Category: General

Mike wins the Chancellor’s Student Service Award!

Mike Plews has been awarded a Chancellor’s Student Service Award for his many and valuable contributions to safety in the Department of Chemistry at UIC. Congratulations, Mike!

New article on multivalent electrochemistry

In a new paper in Chemistry of Materials, we present the results of a study of the electrochemical behavior of Mg0.5Mn2.5O4 nanocrystals in view of a possible redox intercalation of multivalent ions. We report the complexity of the transitions using a variety of techniques with different insight. Take a look! The work is a large team effort within JCESR, led by a large representation of our group, with Gene, Bob Jin and alumni Abdullah, Chunjoong, Ryan, Tanghong, Sam and Young-Sang. Well done!

Catching a Battery in the Act

The Winter 2018 Frontiers in Energy Research Newsletter, published by the Department of Energy, has an article showcasing how lithium-ion battery operation is revealed in real time by scientists at NECCES. The article includes references to our imaging work, with contributions by Mark.

We overview interfacial aspects of Li-ion battery cathodes

In a new article in Accounts of Chemical Research, Jordi, Bob Jin and Linhua provide their perspective on current knowledge of reactions at interfaces involving oxide cathodes and electrolytes in high energy Li-ion batteries, and recent strategies of passivation. They hope the community agrees!

Can Zn and Ca ions be intercalated into Mn spinels?

This is the question our group, led by Gene, tries to answer in a new paper in The Journal of Physical Chemistry C. Spoiler alert: so far, the prospects do not look very hot. The paper exemplifies our team approach to important scientific topics. 8 current and former members of the group were involved, including 2 undergraduate students. Good work, everyone!

Mapping nanoscale chemical reactions inside batteries in 3-D

Researchers from the University of Illinois at Chicago and Lawrence Berkeley National Laboratory have developed a new technique that lets them pinpoint the location of chemical reactions happening inside lithium-ion batteries in three dimensions at the nanoscale level. Their results are published in the journal Nature Communications. Read More on the UIC website

This work was led by our group alumnus, Young-Sang Yu, and is the fruit of our longstanding collaboration with imaging scientists at the Advanced Light Source. Hooray for Young-Sang!

New paper with NECCES collaborators

Our participation in NECCES continues to produce insightful fruits. Our approach to use crystals with controlled morphologies as platforms for detailed studies was leveraged to reveal facet reconstruction on NCA, a popular Li-ion battery cathode for high energy applications. The work relies on transmission electron microscopy by our fellow NECCESers at Binghamton University. The manuscript appears in Chemistry of Materials. Brian shows in it that he is not just skilled at X-ray microscopy, but also skillful with wet chemistry. An unusual combination!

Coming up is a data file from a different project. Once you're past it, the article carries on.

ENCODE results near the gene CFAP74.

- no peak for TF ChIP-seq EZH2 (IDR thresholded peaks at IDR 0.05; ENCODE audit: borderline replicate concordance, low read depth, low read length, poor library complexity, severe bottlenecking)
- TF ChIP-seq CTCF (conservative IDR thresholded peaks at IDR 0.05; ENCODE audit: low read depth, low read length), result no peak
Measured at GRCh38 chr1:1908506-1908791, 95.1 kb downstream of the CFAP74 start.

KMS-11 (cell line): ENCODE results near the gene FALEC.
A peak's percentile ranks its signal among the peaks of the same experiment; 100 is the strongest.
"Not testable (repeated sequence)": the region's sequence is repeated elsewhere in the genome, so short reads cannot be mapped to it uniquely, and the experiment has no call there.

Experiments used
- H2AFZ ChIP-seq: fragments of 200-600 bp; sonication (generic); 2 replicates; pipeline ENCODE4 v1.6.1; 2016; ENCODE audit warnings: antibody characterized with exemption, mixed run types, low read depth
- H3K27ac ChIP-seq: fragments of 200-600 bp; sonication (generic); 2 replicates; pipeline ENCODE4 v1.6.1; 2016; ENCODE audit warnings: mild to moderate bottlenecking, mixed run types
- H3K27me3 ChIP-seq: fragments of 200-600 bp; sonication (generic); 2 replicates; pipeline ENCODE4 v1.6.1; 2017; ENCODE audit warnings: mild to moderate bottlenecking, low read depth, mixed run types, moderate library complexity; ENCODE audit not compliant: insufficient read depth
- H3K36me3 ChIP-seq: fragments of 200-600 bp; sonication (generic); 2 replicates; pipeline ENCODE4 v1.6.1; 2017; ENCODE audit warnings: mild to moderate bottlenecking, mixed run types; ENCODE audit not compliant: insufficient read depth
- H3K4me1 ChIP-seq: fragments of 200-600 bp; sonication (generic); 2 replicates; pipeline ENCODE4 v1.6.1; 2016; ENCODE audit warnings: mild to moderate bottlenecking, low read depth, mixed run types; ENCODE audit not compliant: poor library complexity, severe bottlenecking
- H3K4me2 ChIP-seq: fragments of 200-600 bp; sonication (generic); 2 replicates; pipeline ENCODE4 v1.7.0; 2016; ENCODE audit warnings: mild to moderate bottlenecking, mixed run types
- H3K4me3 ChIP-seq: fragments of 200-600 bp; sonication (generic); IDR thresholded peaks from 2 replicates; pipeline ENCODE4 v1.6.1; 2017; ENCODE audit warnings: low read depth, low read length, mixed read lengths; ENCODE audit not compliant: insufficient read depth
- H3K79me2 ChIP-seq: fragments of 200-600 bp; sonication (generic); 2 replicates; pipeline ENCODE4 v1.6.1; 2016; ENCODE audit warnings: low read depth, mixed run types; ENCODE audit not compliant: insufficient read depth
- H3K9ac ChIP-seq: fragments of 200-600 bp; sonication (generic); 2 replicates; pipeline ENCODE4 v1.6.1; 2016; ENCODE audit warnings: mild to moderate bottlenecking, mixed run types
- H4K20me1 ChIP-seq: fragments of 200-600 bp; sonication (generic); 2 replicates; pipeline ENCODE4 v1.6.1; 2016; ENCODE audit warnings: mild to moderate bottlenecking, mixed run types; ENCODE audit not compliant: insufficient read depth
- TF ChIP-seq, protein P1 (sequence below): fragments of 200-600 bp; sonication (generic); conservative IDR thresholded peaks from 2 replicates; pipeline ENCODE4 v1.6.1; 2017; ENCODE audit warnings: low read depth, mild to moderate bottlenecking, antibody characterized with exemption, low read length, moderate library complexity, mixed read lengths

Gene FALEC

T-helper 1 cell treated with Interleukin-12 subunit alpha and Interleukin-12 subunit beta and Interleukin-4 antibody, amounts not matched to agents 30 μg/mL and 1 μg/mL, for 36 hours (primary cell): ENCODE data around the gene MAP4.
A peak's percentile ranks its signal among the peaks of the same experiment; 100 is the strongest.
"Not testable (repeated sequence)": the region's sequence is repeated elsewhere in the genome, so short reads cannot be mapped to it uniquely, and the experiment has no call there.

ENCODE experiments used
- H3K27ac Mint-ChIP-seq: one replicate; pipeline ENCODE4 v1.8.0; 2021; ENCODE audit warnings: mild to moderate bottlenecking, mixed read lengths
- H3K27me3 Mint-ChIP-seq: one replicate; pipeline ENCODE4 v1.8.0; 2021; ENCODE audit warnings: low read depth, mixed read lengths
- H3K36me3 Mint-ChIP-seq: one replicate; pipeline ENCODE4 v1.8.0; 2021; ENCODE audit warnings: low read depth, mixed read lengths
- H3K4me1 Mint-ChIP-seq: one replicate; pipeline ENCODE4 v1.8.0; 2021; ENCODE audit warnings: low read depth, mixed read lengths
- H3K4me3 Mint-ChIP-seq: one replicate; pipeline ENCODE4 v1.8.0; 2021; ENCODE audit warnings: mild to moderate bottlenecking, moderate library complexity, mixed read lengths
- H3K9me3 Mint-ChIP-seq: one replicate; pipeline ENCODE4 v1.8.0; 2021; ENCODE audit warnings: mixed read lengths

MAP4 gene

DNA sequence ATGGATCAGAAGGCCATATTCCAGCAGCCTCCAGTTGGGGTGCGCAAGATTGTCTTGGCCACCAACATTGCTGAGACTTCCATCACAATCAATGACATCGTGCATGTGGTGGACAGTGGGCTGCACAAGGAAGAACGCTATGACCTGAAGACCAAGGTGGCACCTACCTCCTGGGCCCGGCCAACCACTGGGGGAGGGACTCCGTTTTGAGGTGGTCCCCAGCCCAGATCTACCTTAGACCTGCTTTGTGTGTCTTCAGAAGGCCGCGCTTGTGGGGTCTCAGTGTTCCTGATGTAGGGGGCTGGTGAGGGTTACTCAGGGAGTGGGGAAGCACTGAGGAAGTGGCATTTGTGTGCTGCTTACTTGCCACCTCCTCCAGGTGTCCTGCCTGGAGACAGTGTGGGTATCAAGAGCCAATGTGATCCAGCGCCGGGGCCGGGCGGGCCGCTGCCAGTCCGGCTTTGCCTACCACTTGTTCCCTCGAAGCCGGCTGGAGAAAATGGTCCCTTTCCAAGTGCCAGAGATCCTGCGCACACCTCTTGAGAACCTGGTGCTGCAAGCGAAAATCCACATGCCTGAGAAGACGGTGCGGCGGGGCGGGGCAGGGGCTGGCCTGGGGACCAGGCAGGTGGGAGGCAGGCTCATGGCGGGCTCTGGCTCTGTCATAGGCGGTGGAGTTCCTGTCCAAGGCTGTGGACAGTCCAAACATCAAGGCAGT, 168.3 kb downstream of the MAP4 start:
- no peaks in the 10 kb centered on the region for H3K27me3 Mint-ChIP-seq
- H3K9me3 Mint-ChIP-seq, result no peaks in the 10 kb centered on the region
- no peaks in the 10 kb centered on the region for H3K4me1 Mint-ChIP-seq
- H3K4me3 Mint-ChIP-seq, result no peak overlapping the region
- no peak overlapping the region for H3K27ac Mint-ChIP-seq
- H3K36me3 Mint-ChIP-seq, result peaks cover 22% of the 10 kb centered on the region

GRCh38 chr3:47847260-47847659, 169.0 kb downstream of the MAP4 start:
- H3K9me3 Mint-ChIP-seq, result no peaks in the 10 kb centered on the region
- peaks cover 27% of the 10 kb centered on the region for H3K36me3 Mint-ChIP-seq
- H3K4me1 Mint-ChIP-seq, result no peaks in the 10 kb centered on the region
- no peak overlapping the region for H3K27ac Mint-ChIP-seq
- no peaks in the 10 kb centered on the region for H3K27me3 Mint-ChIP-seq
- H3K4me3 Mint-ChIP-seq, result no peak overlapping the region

Texas A&M-Led Team Doubles Down on Energy Storage with Novel Metal-Oxide Magnesium Battery

Move over, lithium-ion; now, there’s a better battery on the horizon.

A multi-institution team of scientists led by Texas A&M University chemist Sarbajit Banerjee has discovered an exceptional metal-oxide magnesium battery cathode material, moving researchers one step closer to delivering batteries that promise higher density of energy storage on top of transformative advances in safety, cost and performance in comparison to their ubiquitous lithium-ion (Li-ion) counterparts. Read More on the Texas A&M website

This work was carried out in collaboration with our group. It is published in Chem, a new chemistry-focused journal by Cell Press. One more on Sam’s belt before he left our group. Nice!

Scialog Award goes to our group

Our group is part of a collaborative team that received a Scialog Award in Advanced Energy Storage by the Research Corporation For Science Advancement. The team is also composed of two research groups at the University of Pennsylvania and the University of California-Berkeley. The research project is entitled “Defining interfacial reactivity in high capacity Li-ion cathode materials”. Scialog supports research, intensive dialog and community building to address scientific challenges of global significance. Within each multi-year initiative, Scialog Fellows collaborate in high-risk discovery research on untested ideas and communicate their progress in annual closed conferences. A great way to start 2018!

Mapping of crystalline phases by scanning X-ray diffraction microscopy

In close collaboration with scientists at the Center for Nanoscale Materials and NECCES, our group has demonstrated the ability to map crystalline phases in battery single particles subject to different levels of delithiation. The method unconvered the existence of intermediates conventionally considered to be unreachable in ex situ conditions. The article appears in Nano Letters. 3 cheers for Brian, who carried this development through the finish line!